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Type: Theses
Title: Investigating the role of tetrapyrrole biosynthesis under drought stress in cereal transgenics
Author: Nagahatenna, Dilrukshi Shashikala Kumari
Issue Date: 2015
School/Discipline: School of Agriculture, Food and Wine
Abstract: The tetrapyrrole biosynthesis pathway leads to chlorophyll and heme production and plays a key role in primary physiological processes such as photosynthesis and respiration. Recent studies have shed light on heme as a potential candidate molecule for triggering stress defence responses. However, detailed investigations are yet to be conducted to elucidate the potential role of heme in regulating responses to complex abiotic stress conditions such as drought. The terminal enzyme of heme biosynthesis is Ferrochelatase (FC), for which there are two isoforms encoded by separate genes (FC1 and FC2). Previous studies propose that the two FCs synthesize two physiologically distinct heme pools with different cellular functions. The overall scientific goal of this thesis was to investigate the roles of the two FCs in photosynthesis, drought and oxidative stress tolerance. In this study, barley (Hordeum vulgare) was used as both a major cereal crop and also as a model plant for other commercially relevant rain-fed cereal crops. Two FCs in barley (HvFC1 and HvFC2) were identified and their tissue-specific and stress-responsive expression patterns were investigated. These genes were cloned from the cultivar Golden Promise (GP) and transgenic lines ectopically overexpressing either HvFC1 or HvFC2 were generated. From 29 independent T₀ transgenic lines obtained for each FC construct, three single-copy transgenic lines ectopically overexpressing either HvFC1 or HvFC2 were evaluated for photosynthetic performance, oxidative and drought stress tolerance. The two HvFC isoforms share a common catalytic FC domain, while HvFC2 additionally contains C-terminal chlorophyll a/b binding (CAB) domain. The two genes are differentially expressed in photosynthetic and non-photosynthetic tissues and have distinct stress responsive expression profiles, implying that they may have distinct roles. Transgenic plants ectopically overexpressing either HvFC1 or HvFC2 exhibited significantly higher chlorophyll content, stomatal conductance (gs) [s subscript], carboxylation efficiency (CE) and photosynthetic rate relative to controls under both non-stressed and drought stress conditions. Furthermore, these transgenics, showed wilting avoidance and maintained higher leaf water content and water use efficiency relative to control plants when subjected to drought stress. Overexpression of HvFCs significantly up-regulated nuclear genes associated with ROS detoxification under drought stress. It also reduced photo-oxidative damage caused by perturbation of tetrapyrrole biosynthesis in tigrinaᵈ¹² mutants. Taken together, this study indicates that both HvFCs play roles in photosynthesis and improving oxidative and drought stress tolerance. The results reported in this thesis suggest that both HvFC derived heme pools are likely to be involved in chloroplast-to-nuclear retrograde signaling to trigger drought and oxidative stress tolerance. This study also highlights the tetrapyrrole pathway as an important target for engineering improved crop performance in both non-stressed and stressed environments.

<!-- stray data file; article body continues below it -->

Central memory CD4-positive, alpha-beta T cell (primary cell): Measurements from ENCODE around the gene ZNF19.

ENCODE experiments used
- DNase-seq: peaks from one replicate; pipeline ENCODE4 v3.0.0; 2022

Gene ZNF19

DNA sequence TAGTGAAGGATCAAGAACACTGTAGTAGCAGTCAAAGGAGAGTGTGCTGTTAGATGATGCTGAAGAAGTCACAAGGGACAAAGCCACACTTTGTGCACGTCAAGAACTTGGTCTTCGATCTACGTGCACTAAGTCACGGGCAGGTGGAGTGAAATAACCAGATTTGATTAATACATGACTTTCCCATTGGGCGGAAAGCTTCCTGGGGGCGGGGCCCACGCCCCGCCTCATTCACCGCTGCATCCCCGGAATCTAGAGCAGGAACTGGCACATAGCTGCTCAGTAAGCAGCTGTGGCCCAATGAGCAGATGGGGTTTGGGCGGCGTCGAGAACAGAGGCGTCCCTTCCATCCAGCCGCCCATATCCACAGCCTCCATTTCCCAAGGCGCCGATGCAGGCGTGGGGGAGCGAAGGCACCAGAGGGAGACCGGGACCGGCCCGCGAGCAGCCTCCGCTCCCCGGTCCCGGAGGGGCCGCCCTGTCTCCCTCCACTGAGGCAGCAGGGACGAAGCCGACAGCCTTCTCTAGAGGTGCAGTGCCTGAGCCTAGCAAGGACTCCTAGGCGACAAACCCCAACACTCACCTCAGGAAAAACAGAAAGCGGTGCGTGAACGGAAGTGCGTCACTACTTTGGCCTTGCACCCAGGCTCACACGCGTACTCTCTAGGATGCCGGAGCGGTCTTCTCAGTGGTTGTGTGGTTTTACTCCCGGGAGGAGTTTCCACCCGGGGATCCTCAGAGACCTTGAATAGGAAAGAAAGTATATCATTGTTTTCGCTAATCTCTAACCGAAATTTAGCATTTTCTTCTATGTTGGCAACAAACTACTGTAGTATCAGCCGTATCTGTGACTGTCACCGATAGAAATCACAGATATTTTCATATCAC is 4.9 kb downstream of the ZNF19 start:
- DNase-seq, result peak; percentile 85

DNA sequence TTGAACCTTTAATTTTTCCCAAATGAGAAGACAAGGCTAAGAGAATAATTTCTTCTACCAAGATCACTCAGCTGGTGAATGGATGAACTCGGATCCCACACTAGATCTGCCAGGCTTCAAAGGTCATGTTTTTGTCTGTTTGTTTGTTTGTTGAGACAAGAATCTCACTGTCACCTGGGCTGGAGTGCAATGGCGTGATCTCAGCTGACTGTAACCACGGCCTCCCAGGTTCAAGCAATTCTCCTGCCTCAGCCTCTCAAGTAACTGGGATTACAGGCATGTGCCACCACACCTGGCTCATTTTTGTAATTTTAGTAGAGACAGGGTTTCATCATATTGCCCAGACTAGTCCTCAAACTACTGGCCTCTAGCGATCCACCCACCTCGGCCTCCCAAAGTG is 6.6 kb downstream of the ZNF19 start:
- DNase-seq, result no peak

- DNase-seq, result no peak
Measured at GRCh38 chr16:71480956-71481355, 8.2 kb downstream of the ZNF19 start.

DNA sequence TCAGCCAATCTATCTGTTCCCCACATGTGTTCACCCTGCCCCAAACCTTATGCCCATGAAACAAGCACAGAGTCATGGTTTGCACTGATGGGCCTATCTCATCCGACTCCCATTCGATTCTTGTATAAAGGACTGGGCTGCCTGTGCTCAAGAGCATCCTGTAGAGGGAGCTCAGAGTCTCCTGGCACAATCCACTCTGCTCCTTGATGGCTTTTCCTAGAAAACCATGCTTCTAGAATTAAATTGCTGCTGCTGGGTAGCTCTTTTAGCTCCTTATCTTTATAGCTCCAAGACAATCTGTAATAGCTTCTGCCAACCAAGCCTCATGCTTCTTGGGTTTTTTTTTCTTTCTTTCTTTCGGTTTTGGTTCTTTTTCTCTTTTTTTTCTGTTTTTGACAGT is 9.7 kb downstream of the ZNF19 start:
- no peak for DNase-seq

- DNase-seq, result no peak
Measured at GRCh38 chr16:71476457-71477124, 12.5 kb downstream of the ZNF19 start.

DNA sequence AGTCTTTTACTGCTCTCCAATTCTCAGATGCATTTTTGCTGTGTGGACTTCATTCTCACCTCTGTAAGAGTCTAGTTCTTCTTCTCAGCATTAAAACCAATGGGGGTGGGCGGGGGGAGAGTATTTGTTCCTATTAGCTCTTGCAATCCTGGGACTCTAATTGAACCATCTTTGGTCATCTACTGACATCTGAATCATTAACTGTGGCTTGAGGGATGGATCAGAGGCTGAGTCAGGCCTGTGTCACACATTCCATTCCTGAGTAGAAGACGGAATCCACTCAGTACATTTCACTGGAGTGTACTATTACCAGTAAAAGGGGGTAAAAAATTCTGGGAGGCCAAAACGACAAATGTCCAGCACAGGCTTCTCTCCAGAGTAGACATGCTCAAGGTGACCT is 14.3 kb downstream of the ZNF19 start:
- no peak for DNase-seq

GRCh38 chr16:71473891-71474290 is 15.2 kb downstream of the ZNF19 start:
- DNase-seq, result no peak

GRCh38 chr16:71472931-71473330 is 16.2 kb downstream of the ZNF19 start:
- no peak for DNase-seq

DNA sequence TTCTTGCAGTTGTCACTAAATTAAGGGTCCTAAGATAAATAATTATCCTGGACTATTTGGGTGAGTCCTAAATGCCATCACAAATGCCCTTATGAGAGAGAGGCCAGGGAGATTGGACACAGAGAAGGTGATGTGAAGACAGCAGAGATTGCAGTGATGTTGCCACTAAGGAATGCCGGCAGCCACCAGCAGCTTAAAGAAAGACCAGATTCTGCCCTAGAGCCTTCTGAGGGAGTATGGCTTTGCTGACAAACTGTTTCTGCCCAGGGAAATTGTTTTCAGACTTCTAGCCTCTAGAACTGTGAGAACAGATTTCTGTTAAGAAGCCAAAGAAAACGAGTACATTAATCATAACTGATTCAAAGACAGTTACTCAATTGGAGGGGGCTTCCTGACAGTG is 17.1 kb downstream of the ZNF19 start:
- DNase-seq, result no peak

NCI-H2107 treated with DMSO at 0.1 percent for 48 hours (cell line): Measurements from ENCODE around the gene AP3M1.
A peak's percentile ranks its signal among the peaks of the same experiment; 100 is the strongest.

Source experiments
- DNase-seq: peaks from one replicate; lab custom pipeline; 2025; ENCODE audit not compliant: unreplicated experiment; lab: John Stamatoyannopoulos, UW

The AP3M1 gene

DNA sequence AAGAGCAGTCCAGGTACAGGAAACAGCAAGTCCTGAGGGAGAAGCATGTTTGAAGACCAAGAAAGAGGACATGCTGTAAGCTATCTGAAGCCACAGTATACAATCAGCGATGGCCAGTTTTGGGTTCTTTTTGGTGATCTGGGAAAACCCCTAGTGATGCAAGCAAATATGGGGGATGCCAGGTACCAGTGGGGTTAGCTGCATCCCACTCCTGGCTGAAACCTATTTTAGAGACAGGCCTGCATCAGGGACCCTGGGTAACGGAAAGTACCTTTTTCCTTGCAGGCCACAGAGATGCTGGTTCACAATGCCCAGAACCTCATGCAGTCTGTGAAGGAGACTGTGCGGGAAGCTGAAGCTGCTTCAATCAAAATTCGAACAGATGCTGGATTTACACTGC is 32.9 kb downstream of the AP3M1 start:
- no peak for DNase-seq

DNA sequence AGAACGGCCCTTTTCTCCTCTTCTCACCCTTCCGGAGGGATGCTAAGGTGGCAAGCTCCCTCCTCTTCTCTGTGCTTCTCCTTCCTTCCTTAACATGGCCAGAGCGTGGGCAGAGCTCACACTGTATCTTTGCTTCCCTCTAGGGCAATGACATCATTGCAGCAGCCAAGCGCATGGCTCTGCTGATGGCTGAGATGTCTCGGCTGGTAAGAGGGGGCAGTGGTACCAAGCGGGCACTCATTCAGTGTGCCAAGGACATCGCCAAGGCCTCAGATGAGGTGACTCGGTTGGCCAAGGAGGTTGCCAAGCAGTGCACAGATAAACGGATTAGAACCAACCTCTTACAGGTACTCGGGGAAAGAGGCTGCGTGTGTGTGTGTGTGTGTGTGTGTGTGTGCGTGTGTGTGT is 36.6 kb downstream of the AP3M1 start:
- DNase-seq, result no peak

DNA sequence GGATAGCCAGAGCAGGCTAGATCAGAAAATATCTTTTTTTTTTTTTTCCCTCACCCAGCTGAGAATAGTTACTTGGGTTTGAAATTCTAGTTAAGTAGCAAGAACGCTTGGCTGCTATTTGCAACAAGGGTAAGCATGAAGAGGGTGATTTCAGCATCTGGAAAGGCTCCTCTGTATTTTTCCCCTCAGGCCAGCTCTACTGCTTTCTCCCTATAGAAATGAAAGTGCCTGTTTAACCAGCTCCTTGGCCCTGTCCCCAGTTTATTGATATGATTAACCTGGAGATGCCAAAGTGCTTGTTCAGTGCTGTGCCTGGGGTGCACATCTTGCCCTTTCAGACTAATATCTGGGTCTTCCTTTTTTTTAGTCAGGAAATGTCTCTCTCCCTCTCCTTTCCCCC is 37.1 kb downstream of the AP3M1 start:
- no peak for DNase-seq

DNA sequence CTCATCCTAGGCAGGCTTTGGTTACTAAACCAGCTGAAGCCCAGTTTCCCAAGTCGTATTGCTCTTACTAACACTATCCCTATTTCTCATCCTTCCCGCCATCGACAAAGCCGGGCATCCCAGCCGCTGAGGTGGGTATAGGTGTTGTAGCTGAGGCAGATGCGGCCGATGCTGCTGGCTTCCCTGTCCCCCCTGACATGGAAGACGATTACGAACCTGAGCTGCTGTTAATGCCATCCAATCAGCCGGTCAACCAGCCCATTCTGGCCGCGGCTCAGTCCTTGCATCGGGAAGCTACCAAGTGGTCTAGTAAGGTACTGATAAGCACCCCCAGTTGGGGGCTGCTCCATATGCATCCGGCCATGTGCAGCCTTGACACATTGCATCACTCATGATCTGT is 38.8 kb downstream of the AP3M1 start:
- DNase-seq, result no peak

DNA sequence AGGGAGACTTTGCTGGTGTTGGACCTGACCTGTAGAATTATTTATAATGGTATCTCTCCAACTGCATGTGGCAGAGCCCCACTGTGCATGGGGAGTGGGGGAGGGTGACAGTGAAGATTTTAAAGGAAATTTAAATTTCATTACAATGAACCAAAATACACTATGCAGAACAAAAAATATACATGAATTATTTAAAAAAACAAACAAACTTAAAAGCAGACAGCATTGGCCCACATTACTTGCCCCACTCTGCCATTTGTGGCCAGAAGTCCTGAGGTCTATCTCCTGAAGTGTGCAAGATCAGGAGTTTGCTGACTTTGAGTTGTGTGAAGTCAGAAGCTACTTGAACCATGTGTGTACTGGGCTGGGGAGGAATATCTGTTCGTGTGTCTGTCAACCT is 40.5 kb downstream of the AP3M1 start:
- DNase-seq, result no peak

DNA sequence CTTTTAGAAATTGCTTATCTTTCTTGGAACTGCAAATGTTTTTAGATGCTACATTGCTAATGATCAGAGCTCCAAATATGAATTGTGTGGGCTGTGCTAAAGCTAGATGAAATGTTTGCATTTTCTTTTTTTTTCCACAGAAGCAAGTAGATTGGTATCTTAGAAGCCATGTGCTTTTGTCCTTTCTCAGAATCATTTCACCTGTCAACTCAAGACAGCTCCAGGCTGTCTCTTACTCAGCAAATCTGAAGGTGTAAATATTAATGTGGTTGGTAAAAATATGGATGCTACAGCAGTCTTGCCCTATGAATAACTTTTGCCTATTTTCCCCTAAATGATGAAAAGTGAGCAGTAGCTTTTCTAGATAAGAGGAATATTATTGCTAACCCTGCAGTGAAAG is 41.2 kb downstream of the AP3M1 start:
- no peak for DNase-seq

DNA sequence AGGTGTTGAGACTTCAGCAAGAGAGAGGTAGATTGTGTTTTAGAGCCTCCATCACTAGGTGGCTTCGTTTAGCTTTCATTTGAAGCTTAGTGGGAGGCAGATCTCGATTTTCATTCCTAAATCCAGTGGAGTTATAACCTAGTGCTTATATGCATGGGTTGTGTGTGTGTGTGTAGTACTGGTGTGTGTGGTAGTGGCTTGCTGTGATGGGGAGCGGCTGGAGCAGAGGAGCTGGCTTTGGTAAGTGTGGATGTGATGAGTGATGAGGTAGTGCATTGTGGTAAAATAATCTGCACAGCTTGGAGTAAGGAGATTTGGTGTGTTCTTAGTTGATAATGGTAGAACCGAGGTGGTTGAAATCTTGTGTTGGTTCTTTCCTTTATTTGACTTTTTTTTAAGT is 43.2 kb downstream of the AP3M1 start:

Advisor: Langridge, Peter
Whitford, Ryan
Dissertation Note: Thesis (Ph.D.) (Research by Publication) -- University of Adelaide, School of Agriculture, Food & Wine, 2015.
Keywords: barley
drought stress
transcriptional regulation
Research by Publication
Provenance: This electronic version is made publicly available by the University of Adelaide in accordance with its open access policy for student theses. Copyright in this thesis remains with the author. This thesis may incorporate third party material which has been used by the author pursuant to Fair Dealing exceptions. If you are the owner of any included third party copyright material you wish to be removed from this electronic version, please complete the take down form located at:
DOI: 10.4225/55/58dca3ec4d5a1
Appears in Collections:Research Theses

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